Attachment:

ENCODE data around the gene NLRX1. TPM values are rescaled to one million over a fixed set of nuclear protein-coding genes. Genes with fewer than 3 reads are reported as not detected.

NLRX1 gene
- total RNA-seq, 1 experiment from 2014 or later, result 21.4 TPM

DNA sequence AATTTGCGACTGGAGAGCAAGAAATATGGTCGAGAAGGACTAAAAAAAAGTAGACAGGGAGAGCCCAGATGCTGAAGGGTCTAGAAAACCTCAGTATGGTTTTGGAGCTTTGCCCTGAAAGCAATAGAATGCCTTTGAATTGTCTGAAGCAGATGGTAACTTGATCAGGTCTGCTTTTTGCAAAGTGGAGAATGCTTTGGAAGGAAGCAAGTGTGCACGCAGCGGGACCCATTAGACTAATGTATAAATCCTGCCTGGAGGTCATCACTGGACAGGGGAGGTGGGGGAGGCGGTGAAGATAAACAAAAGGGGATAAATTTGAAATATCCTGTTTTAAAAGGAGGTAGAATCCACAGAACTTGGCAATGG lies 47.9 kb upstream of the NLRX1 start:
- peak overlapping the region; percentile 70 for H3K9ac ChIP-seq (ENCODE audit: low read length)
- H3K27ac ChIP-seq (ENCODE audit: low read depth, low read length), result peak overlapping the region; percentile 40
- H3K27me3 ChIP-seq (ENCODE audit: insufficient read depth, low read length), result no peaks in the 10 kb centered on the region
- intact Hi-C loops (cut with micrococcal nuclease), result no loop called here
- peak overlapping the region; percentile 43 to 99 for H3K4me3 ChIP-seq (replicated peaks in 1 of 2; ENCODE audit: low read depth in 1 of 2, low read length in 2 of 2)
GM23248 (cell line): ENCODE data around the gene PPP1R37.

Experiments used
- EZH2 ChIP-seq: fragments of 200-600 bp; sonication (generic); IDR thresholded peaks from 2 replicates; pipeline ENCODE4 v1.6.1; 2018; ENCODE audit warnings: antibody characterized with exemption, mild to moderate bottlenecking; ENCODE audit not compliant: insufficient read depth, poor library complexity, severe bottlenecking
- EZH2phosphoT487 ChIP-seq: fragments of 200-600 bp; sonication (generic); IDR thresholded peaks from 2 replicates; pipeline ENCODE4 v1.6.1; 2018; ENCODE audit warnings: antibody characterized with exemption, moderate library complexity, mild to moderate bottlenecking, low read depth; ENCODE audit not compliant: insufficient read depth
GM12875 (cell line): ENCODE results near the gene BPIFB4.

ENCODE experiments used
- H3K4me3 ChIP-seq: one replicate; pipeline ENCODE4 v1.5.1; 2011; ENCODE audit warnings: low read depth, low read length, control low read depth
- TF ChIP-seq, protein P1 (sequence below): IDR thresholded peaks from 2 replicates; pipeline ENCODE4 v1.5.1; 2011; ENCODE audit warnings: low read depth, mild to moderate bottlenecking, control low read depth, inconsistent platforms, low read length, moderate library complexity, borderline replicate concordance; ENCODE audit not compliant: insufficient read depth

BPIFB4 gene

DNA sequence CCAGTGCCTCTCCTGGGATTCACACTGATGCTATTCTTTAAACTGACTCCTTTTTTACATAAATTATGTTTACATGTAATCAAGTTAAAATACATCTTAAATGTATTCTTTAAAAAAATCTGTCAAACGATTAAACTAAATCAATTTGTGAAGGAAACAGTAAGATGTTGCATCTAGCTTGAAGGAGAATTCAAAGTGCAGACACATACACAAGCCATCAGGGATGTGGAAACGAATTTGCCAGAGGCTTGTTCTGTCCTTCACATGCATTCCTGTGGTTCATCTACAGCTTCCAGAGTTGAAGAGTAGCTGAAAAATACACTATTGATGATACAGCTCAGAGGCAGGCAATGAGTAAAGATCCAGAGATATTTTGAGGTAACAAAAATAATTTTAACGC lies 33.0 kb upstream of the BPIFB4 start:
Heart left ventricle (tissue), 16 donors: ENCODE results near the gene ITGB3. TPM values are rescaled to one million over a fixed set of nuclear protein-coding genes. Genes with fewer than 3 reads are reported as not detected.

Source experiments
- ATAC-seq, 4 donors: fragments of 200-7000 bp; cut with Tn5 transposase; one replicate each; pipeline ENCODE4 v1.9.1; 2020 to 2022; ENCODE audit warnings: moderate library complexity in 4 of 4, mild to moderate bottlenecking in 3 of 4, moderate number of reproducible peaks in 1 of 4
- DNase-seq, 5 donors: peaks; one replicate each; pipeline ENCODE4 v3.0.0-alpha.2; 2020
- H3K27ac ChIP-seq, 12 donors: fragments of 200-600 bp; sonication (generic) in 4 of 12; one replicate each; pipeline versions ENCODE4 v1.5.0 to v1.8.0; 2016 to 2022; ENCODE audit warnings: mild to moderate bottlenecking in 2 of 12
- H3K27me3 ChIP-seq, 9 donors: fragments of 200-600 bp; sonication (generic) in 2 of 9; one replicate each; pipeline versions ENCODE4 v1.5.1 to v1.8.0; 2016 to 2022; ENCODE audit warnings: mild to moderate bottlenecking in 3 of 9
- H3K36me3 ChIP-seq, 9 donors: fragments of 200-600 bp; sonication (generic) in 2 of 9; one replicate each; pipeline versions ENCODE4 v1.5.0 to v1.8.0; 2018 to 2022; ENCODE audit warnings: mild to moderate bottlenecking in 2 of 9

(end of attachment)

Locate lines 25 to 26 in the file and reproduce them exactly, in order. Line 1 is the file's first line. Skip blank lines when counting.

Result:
- H3K27me3 ChIP-seq, 9 donors: fragments of 200-600 bp; sonication (generic) in 2 of 9; one replicate each; pipeline versions ENCODE4 v1.5.1 to v1.8.0; 2016 to 2022; ENCODE audit warnings: mild to moderate bottlenecking in 3 of 9
- H3K36me3 ChIP-seq, 9 donors: fragments of 200-600 bp; sonication (generic) in 2 of 9; one replicate each; pipeline versions ENCODE4 v1.5.0 to v1.8.0; 2018 to 2022; ENCODE audit warnings: mild to moderate bottlenecking in 2 of 9